A new aspect of my day is a daily Zoom call with the team to discuss workflows. You learn a little about your colleagues on these calls as they Zoom from their sitting rooms, kitchens, bedrooms and home offices. I'm enjoying seeing my colleagues out of the usual office setting. Even though MHC is very progressive and has had a smart business dress code, without ties, for some while, I am enjoying seeing some colleagues (and clients!) sporting Game of Thrones worthy hairdos and beards.
My day breaks around 6pm for family commitments. I jump back into the drama until bedtime and then typically return to the desk to complete the days work. I took up boxing for exercise before COVID-19 and was hooked. On my good days, my day often ends with a virtual boxing work-out with Dublin twin boxing trainers who train online with great banter. Its a great way to iron out the micro-frustrations of a WFH day and get a little exercise.
Who is inspiring you during this pandemic / favourite quote?
A number of strong leaders are inspiring and shaping my own approach during the pandemic. There are a few, and I won't name who they are, but here are a few traits that I admire and respect.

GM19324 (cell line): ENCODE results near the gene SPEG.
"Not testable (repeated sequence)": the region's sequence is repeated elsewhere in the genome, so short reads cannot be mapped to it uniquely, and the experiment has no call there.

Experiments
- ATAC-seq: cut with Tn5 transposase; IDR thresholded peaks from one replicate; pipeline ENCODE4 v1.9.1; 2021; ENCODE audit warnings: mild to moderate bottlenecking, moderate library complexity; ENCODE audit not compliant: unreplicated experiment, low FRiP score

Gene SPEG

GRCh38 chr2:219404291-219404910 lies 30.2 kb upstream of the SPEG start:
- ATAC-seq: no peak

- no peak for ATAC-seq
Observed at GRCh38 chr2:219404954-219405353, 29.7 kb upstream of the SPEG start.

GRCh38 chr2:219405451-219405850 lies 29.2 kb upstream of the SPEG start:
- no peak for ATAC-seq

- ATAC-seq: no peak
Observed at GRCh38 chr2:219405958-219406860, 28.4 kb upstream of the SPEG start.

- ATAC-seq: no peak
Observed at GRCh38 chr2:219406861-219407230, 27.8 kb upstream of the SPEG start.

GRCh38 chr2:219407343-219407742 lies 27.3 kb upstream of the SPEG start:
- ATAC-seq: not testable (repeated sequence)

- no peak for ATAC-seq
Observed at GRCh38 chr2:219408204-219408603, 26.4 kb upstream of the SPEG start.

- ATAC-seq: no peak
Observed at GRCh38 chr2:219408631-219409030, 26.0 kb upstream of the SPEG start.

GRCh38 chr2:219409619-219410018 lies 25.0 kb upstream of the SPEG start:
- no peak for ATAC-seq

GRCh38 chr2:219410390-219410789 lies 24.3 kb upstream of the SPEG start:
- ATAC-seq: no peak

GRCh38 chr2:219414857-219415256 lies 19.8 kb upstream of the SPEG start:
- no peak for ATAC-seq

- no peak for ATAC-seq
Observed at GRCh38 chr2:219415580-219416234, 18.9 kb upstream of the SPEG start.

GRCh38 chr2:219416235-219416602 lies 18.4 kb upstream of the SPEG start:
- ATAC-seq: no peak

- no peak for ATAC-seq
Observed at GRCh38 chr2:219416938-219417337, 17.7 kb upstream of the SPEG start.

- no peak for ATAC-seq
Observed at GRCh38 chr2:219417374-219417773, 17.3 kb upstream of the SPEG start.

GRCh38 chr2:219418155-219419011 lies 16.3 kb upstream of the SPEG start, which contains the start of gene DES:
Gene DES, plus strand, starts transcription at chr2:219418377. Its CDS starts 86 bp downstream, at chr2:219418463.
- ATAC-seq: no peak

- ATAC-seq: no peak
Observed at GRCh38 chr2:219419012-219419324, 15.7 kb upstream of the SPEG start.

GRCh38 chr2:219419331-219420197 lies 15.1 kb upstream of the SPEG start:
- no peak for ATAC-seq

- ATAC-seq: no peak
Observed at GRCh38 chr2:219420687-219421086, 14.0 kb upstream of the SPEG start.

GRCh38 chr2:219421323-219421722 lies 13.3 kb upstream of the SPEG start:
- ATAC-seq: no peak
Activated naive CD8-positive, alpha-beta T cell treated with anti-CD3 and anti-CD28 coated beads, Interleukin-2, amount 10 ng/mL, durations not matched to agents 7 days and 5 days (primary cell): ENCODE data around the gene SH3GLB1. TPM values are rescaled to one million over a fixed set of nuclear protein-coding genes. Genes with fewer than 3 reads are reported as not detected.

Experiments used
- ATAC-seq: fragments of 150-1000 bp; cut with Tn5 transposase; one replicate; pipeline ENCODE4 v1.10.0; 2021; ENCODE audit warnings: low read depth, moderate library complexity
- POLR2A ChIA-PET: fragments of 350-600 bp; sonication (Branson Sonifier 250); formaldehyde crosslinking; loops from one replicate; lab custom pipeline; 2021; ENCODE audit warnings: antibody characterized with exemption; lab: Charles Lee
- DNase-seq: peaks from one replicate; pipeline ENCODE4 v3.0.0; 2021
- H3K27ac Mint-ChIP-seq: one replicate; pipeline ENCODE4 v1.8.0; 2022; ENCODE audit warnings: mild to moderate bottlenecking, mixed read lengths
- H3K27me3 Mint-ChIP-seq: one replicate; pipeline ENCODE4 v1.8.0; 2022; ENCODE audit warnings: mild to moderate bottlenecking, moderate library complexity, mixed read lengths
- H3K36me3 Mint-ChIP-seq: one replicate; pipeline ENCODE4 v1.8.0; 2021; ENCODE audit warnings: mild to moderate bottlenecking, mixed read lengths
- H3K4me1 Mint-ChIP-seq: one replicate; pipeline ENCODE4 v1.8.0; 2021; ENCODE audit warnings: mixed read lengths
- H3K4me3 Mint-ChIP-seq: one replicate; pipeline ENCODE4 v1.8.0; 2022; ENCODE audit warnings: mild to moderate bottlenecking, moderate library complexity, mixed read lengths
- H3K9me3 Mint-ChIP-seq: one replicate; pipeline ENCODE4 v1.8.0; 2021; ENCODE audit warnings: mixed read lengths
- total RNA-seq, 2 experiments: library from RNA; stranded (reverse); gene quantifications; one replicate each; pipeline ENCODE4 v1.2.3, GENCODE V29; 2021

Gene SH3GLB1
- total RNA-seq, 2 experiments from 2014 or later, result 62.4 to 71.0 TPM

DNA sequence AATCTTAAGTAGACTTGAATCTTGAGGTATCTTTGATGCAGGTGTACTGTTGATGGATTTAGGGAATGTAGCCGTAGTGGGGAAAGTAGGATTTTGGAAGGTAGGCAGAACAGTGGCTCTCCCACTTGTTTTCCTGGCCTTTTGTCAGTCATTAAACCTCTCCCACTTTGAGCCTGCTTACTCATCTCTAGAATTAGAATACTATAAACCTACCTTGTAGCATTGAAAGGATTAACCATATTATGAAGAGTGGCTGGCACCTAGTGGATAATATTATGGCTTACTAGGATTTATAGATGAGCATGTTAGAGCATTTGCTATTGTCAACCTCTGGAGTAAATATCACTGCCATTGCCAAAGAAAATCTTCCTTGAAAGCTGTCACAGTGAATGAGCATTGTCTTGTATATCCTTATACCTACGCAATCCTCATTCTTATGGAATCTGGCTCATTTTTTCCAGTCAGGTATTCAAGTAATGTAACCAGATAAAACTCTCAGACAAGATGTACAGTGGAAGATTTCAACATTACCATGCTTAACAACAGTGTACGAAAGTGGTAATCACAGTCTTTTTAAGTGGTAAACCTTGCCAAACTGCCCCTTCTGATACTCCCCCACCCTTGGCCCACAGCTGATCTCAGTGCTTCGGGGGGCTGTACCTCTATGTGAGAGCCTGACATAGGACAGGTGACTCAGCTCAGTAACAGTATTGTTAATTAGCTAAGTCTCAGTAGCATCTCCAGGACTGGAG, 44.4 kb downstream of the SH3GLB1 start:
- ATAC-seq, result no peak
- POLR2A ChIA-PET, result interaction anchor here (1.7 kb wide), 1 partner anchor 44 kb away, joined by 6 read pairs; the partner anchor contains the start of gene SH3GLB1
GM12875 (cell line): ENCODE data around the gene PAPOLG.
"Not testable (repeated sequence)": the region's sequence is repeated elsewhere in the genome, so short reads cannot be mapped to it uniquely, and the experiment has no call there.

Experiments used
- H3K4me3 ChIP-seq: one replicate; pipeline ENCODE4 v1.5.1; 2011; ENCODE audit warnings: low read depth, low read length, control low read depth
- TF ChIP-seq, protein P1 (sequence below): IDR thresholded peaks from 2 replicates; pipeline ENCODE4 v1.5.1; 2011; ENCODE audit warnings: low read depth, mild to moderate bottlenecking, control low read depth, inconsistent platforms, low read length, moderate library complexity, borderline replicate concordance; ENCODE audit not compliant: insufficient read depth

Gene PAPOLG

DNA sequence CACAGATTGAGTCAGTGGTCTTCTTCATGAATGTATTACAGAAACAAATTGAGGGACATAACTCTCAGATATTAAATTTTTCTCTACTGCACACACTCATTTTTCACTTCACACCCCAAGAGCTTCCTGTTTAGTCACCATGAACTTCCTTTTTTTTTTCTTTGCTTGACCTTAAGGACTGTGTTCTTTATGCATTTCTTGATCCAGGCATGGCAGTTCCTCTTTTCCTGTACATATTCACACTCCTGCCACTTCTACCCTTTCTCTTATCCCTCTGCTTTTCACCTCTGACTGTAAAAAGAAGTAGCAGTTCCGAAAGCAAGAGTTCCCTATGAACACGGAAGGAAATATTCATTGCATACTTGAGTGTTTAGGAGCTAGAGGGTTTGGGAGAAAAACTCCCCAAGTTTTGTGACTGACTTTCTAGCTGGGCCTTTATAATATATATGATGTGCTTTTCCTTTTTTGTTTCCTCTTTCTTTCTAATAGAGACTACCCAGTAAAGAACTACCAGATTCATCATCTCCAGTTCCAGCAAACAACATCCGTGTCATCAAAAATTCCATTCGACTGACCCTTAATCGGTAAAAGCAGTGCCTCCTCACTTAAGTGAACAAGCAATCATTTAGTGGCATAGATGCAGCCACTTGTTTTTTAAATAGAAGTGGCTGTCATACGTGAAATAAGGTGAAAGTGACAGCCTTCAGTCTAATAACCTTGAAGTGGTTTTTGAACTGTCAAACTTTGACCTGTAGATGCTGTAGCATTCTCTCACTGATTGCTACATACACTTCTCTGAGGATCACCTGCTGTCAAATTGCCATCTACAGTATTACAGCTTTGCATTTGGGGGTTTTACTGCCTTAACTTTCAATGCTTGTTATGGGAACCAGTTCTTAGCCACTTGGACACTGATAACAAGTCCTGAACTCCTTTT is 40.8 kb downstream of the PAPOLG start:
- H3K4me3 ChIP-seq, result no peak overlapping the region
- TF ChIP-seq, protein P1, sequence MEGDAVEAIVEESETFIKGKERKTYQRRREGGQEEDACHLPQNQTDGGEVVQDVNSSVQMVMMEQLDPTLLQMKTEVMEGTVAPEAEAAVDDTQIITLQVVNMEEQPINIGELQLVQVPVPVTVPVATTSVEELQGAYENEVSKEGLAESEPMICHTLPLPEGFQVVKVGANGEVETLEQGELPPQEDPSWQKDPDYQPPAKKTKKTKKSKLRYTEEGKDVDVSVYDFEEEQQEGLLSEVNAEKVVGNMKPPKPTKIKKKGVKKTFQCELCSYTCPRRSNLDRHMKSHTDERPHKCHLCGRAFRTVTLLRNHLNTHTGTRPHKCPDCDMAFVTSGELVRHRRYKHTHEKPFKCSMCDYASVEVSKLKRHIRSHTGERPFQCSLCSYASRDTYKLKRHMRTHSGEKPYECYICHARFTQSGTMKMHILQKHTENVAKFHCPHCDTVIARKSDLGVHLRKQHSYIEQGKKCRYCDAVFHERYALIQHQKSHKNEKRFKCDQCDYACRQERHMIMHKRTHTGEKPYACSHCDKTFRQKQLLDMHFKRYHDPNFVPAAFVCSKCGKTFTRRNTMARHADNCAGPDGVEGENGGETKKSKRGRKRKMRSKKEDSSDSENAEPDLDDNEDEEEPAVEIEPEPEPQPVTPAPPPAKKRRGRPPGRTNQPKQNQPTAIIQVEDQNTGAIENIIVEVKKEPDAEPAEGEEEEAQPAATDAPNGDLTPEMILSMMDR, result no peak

Within MHC, I have seen strong and compassionate leadership. One which places people and empathy first and makes that workable with keeping a dynamic, ambitious law firm healthy for the future for all of its staff and clients. Hard business truths are acknowledged openly and balanced with a positive attitude that knows that this too will pass. I am proud to be an MHC'er in these times.
Outside MHC, I have seen excellent leaders on the national stage. While not perfect, I believe Ireland's response has been proportionate and humane. The Varadkar/Harris combo has been impressive.
My favourite recent quote is #turnonyourcamera. I read an inspiring LinkedIn piece from a former colleague (now a successful general counsel) that reminded us that many colleagues are working from home through the worry, grief and insecurity of COVID-19 alone or completely out of their comfort zones. If a colleague doesn't turn on their Zoom cameras at working meetings for a while, perhaps look to why and simply ask – are you ok? There is a humanity to the COVID-19 crisis that, as business people and leaders, we must prioritise.
Do you think life as you knew it will change post-COVID-19?
Yes. In many ways, for the better. I can see already how our workforces and law is changing.
The great working from home experiment has truly succeeded and many will benefit from the flexibility that affords as we adapt to live in the longer term with COVID-19. This must surely have knock-on effects for the economy and environment in areas such as traffic congestion, commuting, sustainable rural communities and affordable housing.
Law is pivoting too. Already, we are seeing a move to electronic signatures and paperless transactions being the norm when conventional legal practice doggedly stuck to pen and paper. I do, however, miss my printer!
I won't enjoy prolonged social distancing but there are long term permanent changes arising from COVID-19 that I believe will be very positive.